Collaboration is essentially the practice of sharing knowledge and ideas to achieve a common goal. Companies are now embracing it to leverage the experience and maximize resources in a fast-paced business world. According to Harvard Business Review, over the past two decades, collaborative work activities have increased by fifty percent or more. That’s great if your group works well together and shares a loyalty to the company. What if they don’t? How do you build a collaborative team? Start by focusing on the individuals. A well-run, performing team is comprised of engaged, happy people. And you can create happy employees by encouraging and supporting personal fulfillment.
You may have seen Maslow’s Hierarchy of Needs, a theory of human motivation, in your college psychology course. Every person has five levels of human needs that determine how fulfilled he or she feels. How is this relevant to building productive, motivated workgroups? Understanding this hierarchy can help you effectively motivate employees and build a collaborative team.
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In the hierarchy, there are five tiers that progress from basic safety needs to self-actualization. Each level builds on the previous and impacts employees’ overall satisfaction with their workplace. Once our basic safety and physiological needs are satisfied, we desire to have purpose, value, and goals.
Collaborative Team Builders:
We all need to get up each morning and feel the work we are doing has purpose and meaning. That personal connection to the organization builds an engaged, loyal team that works harder, helps peers, and considers what is best for the company.
- Identify what fuels your employees. What are their passions? What gets them excited to work? If you can identify factors that drive them, both personally and professionally, you can use those to motivate effectively.
- Have employees work using their strengths to produce their best work. If it takes a lot of effort or time for someone to write web content, take that off her plate. Assign a team member who gets fired up by creative writing tasks. Thomas Britt at Clemson University found if people are not given a chance to use their talents, their levels of engagement and job commitment are reduced. Use a strengths test to determine each person’s skills and how to capitalize on them.
- Empower employees to take action by delegating tasks and trusting them. If workers are encouraged to make decisions on their own, it proves you respect and values them. Leaders can make this easier by providing clear communication and feedback.
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When people feel valued and connected in their companies, they become part of something bigger than themselves. There is increased loyalty to peers, leaders, and the organization. Employees will even pass up a higher-paying position with a different company to remain with their work “family.”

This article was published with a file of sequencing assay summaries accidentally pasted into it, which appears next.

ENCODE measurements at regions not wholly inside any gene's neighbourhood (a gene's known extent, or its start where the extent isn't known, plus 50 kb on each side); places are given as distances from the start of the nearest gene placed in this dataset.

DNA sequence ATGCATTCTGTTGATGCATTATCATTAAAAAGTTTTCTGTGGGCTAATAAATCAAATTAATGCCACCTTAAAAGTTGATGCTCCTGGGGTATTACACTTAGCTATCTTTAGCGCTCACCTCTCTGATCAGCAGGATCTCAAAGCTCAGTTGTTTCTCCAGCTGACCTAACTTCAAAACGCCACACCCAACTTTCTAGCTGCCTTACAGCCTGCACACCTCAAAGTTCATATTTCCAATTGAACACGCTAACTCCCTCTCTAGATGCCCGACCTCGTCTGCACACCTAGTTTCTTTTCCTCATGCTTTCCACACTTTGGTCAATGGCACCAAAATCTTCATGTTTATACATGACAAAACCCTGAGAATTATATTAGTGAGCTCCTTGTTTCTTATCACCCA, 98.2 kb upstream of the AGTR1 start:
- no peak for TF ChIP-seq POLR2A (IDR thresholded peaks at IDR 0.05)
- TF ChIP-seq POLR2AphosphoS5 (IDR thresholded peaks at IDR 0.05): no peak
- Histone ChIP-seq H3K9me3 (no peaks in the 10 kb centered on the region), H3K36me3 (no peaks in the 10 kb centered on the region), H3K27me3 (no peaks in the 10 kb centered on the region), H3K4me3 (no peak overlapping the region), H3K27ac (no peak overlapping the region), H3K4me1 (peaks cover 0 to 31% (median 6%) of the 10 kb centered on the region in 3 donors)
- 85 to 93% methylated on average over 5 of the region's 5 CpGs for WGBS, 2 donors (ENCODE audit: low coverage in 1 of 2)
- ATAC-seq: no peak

- Appreciate your team with recognition and praise. It is key for employees to feel valued and that their job contributes to the company’s ultimate success. In a recent national survey, over 80% of employees claimed they would work harder if management expressed more appreciation.
- Share gratitude with top-down leadership to spread gratitude through the company. Tell employees why the work they do matters. Express how they are valuable to your team. Pay attention and use specific examples when sharing feedback.
- Create connections on professional and personal levels. Get to know your team outside of work. What do they do on the weekends? What do they enjoy doing to avoid burnout? Find time to socialize and learn more about your peers.
Employees desire the opportunity to have a vision for their future and maximize their potential at work. Mercer performed a survey that found 78% of employees said they would remain with their current company longer if they see a career path within that organization.
- Encourage your employees to clarify their dreams and goals. Then create a roadmap to help them achieve those goals within your company. Clear goal setting and consistent feedback help people stay on track.
- Align employees’ everyday activities with their goals. Make sure the work they are doing targets their goals. Researchers at the University of Alberta found employees who focused on their jobs’ meaningfulness exhibited a 60% decrease in absenteeism and a 75% decrease in employee turnover. Opportunities for advancement, mentors, and frequent reviews create alignment.
- Empowered employees are happy employees. Allow them the freedom to create and make decisions. Schedule open brainstorming meetings and implement workers’ ideas. Encourage team members to develop agency. For example, Southwest Airlines allows employees to go the extra mile to make customers happy without asking for a supervisor’s permission.
As business models increasingly depend on collaborative work to meet ever-changing demands, leaders are the drivers that can establish an environment where people feel respected and engaged.
Without engagement, employers will experience higher employee turnover rates, low morale, and a lack of collaboration. By investing in its employees’ overall happiness and striving for fulfilled workers, a company ultimately creates the collaborative teams it needs to succeed.